Today We

we ask what’s better? Fixing problems or preventing them?


By helping patients prevent costly health care problems, primary care promotes better health at lower costs.

Treating trauma and avoidable health conditions are some of the most expensive ways to manage health—and they don’t start until someone is already suffering.

Research shows that high-quality primary care leads to significantly better patient health and lower costs.1 How? It helps patients keep health issues in check before they become serious and costly and helps prevent unnecessary hospitalizations.2 But what does high-quality primary care entail? Certainly, an established, trusting relationship with a primary health care provider is vital. But excellent primary care goes a step further—many steps, in fact.

We believe excellent primary care should include:

  • 24/7 access to care
  • Mental and behavioral health services
  • Integrated care for multiple, chronic conditions

Here’s how we’re doing our part to promote high-quality, low-cost primary care.

  • 24/7 nurse advice line. Is an illness serious enough to warrant an ER visit in the middle of the night, or can it wait until a doctor’s visit in the morning? Specially trained nurses give our members the advice they need—potentially avoiding expensive, unnecessary care.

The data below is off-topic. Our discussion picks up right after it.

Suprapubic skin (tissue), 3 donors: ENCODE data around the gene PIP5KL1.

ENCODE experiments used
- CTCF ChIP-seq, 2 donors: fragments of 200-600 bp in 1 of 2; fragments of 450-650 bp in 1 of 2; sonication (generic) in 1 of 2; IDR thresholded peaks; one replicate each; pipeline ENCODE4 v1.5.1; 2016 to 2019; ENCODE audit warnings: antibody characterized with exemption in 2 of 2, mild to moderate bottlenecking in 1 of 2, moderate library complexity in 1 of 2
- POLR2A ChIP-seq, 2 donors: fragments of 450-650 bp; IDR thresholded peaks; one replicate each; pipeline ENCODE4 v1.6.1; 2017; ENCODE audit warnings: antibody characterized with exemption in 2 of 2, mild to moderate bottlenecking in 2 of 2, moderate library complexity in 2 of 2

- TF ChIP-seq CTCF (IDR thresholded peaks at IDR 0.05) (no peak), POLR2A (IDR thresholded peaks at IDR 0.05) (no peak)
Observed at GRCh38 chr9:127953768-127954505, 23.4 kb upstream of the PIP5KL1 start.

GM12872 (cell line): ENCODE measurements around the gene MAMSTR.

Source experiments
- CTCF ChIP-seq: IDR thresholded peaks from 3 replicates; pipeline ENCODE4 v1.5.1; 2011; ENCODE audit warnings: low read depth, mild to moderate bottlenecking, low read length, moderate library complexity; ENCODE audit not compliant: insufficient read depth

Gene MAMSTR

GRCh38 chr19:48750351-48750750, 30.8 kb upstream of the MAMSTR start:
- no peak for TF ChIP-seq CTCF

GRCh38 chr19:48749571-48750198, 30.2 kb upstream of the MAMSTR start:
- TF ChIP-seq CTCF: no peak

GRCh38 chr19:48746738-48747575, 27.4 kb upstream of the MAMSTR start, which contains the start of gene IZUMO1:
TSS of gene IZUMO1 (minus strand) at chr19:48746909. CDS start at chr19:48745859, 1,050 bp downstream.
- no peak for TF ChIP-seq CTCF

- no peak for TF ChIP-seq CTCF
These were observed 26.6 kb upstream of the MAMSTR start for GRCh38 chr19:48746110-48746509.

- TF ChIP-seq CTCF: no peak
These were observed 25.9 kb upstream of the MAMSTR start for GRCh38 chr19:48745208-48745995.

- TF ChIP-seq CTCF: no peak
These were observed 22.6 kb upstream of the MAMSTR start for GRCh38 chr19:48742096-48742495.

• Telemedicine offers our members 24/7 access to board-certified physicians, all from the comfort and convenience of their homes. In addition to offering the right care at the right time for the right cost (a flat fee or typical office visit cost), it helps overcome any transportation barriers.
  • Care managers are dedicated health care professionals including nurses, social workers, dietitians and behavioral health specialists. They proactively reach out to members who are living with a complex health condition to help them coordinate care and connect them with the resources they need.
  • Investments in organizations that train the next generation of health care providers. We’re not just offering solutions in the here and now. We’re looking to the future. By investing in teaching programs like the UNC Physician Assistant Studies program, we’re training tomorrow’s health care providers and increasing access to primary care where it’s needed most.

There’s more to do. But we’re excited about the impact these investments have on our customers and the communities in our state.

What is it like to be diagnosed with a chronic condition?

Our CEO and practicing pediatrician, Dr. Patrick Conway, shares his story.

  1. Pollock, Therese, Rother, John and Stream, Glen. “Medical Economics: From volume to value: Primary care delivers.” National Coalition of Health Care. (April 16, 2018). Accessed July 2018.
  2. Can Primary Care Physicians Accurately Predict the Likelihood of Hospitalization in Their Patients?“ American Journal of Managed Care. (April 2017). Accessed July 2018.
  3. Pollock, Therese, Rother, John and Stream, Glen. “Medical Economics: From volume to value: Primary care delivers.” National Coalition of Health Care. (April 16, 2018). Accessed July 2018.